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1. Photosynthesis Plants and Oxygen Plant Respiration Parts of Photosynthesis Light Reactions.

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1 1. Photosynthesis Plants and Oxygen Plant Respiration Parts of Photosynthesis Light Reactions

2 Photosynthesis Photosynthesis is essential to all life on earth; both plants and animals depend on it. It is the only biological process that can capture energy that originates in outer space (sunlight) and convert it into chemical compounds (carbohydrates) that every organism uses to power its metabolism.

3 Photosynthesis Photosynthesis uses carbon dioxide and water to assemble carbohydrate molecules and release oxygen as a waste product into the atmosphere.

4 The Plant Cell Nucleus Cell Wall Central Vacuole Chloroplasts

5 Plants and Oxygen Production Cyanobacteria, like these in Yellowstone National Park, were the world’s first Oxygen Producers. This Oxygen Revolution transformed early earth’s atmosphere. It was good for some (allowing for increased efficiency with O2 respiration) but bad for others (in the form of mass extinction of anaerobes)

6 Stromatolites Stromatolites are special rock-like structures that form in shallow water. They are formed by cyanobacteria that use water, carbon dioxide, and sunlight to create their food, and put out oxygen as a by-product. The Earliest Evidence of Stromatolites: 3.5 BYA!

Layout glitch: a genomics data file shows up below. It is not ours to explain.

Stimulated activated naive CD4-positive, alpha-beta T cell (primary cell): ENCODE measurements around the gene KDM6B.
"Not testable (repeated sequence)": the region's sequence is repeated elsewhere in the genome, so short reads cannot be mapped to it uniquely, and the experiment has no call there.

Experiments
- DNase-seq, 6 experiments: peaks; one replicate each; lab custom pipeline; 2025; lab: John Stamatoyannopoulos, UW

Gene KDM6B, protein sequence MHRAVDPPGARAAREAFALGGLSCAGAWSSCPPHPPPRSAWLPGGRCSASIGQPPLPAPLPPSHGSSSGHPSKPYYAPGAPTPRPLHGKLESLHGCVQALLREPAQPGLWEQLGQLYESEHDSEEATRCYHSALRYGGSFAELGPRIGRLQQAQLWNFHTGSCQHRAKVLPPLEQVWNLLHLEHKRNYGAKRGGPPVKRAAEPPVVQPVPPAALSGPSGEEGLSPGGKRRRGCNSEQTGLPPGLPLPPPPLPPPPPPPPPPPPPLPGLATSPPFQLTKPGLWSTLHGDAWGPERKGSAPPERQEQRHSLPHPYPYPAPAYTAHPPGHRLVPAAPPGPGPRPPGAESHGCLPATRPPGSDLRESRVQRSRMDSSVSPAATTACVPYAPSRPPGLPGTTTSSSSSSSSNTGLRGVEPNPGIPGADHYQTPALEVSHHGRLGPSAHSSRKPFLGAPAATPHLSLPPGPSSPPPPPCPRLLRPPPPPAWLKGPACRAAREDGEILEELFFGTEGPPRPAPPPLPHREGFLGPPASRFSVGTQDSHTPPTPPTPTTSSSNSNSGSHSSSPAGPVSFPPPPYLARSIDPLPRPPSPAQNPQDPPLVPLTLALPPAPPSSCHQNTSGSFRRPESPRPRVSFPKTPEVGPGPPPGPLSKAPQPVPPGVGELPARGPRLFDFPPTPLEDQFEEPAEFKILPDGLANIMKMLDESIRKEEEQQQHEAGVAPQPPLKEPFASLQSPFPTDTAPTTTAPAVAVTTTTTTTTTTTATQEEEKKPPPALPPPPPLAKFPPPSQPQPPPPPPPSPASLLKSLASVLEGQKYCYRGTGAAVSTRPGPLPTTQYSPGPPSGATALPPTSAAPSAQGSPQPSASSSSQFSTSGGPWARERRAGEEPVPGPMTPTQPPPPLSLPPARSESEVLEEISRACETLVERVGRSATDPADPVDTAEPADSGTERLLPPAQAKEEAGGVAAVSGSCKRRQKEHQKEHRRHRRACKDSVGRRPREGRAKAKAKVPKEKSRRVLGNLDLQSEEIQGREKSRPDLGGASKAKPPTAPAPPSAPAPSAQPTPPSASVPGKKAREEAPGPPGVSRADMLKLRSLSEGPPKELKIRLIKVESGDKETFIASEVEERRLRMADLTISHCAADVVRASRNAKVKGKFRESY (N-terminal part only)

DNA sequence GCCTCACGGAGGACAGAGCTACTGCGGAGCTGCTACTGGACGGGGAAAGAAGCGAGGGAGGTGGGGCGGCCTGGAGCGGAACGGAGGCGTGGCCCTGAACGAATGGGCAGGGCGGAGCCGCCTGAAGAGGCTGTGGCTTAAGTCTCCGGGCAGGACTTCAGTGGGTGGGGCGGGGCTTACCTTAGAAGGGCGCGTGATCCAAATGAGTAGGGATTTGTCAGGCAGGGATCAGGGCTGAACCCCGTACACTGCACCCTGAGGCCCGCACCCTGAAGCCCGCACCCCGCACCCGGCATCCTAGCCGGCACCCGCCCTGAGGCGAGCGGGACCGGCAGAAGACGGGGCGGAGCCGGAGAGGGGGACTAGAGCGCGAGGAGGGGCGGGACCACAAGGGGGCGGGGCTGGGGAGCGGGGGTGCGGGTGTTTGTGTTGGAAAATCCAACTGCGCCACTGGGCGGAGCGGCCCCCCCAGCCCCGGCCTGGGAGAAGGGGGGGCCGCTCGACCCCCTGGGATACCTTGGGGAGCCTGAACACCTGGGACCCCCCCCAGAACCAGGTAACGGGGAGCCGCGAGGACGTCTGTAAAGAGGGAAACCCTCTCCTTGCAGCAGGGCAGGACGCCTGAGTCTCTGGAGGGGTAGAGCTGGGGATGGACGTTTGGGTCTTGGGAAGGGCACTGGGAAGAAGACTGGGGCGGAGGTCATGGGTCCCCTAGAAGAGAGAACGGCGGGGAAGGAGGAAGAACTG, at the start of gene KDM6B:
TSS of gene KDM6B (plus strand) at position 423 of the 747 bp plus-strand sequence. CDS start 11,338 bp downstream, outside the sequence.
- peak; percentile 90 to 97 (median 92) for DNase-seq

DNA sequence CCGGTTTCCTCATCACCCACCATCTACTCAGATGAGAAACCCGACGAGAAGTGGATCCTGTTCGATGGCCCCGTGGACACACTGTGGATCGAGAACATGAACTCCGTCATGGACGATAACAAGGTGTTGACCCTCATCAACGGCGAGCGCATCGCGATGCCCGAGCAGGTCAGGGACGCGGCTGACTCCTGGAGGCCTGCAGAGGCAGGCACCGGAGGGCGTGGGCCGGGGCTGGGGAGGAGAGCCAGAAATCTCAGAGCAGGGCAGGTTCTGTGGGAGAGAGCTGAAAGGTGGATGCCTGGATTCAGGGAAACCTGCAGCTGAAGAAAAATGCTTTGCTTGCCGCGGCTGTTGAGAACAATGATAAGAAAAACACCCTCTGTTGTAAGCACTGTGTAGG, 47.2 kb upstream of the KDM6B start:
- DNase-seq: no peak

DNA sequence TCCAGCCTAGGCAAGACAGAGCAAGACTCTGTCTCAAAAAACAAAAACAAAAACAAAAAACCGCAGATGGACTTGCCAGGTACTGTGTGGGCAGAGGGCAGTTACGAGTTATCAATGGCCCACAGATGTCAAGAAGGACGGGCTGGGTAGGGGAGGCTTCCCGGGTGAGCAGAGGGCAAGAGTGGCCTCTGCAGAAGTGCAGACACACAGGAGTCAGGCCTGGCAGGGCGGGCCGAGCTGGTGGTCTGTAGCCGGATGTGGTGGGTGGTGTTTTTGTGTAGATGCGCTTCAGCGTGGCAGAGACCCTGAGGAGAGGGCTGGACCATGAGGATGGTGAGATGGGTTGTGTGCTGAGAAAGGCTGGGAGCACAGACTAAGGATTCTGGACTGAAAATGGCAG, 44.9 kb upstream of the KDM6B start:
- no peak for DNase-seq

7 This world map shows Earth’s distribution of photosynthesis as seen via chlorophyll a concentrations. On land, this is evident via terrestrial plants, and in oceanic zones, via phytoplankton.

8 Percentage of Earth's Surface Area Pretty Big! HUGE!

9 Average net primary production (g/m2/yr) Low Productivity! High Productivity!

10 Percentage of Earth's net primary production Way higher than the others! Oceans and Rainforest are vital to oxygen production on Earth! What will happen if they aren’t protected?

11 Photosynthesis/Respiration Photosynthesis: Plants use H 2 O and carbon dioxide and produce starch and oxygen H 2 O + CO 2 = Starch/sugar + O 2 Respiration Animals use starch/sugar and oxygen, and produce H 2 O and carbon dioxide Starch/sugar + O 2 = H 2 O + CO 2

12 Photosynthesis is a multi-step process that requires sunlight, carbon dioxide (low in energy) and water as substrates. Photosynthesis releases oxygen and produces simple carbohydrate molecules (which are high in energy) that can subsequently be converted dozens of other sugar molecules. These sugar molecules contain energy and the energized carbon that all living things need to survive.

13 Stomata on the underside of a leaf

14 An open (left) and closed (right) stoma of a spider plant (Chlorophytum colosum) leaf. When guard cells are turgid, the stoma is open (left). Stomata on the underside of a leaf

15 15

16 16 The Chloroplast Most of the living world depends on chloroplasts for its energy! Two membranes on outside Complex membrane structure on inside

17 17 Photosynthesis Summary

18 Photosynthesis takes place in two sequential stages In the light-independent reactions, the chemical energy harvested during the light-dependent reactions drive the assembly of sugar molecules from carbon dioxide. In the light-dependent reactions, energy from sunlight is absorbed by chlorophyll and that energy is converted into stored chemical energy.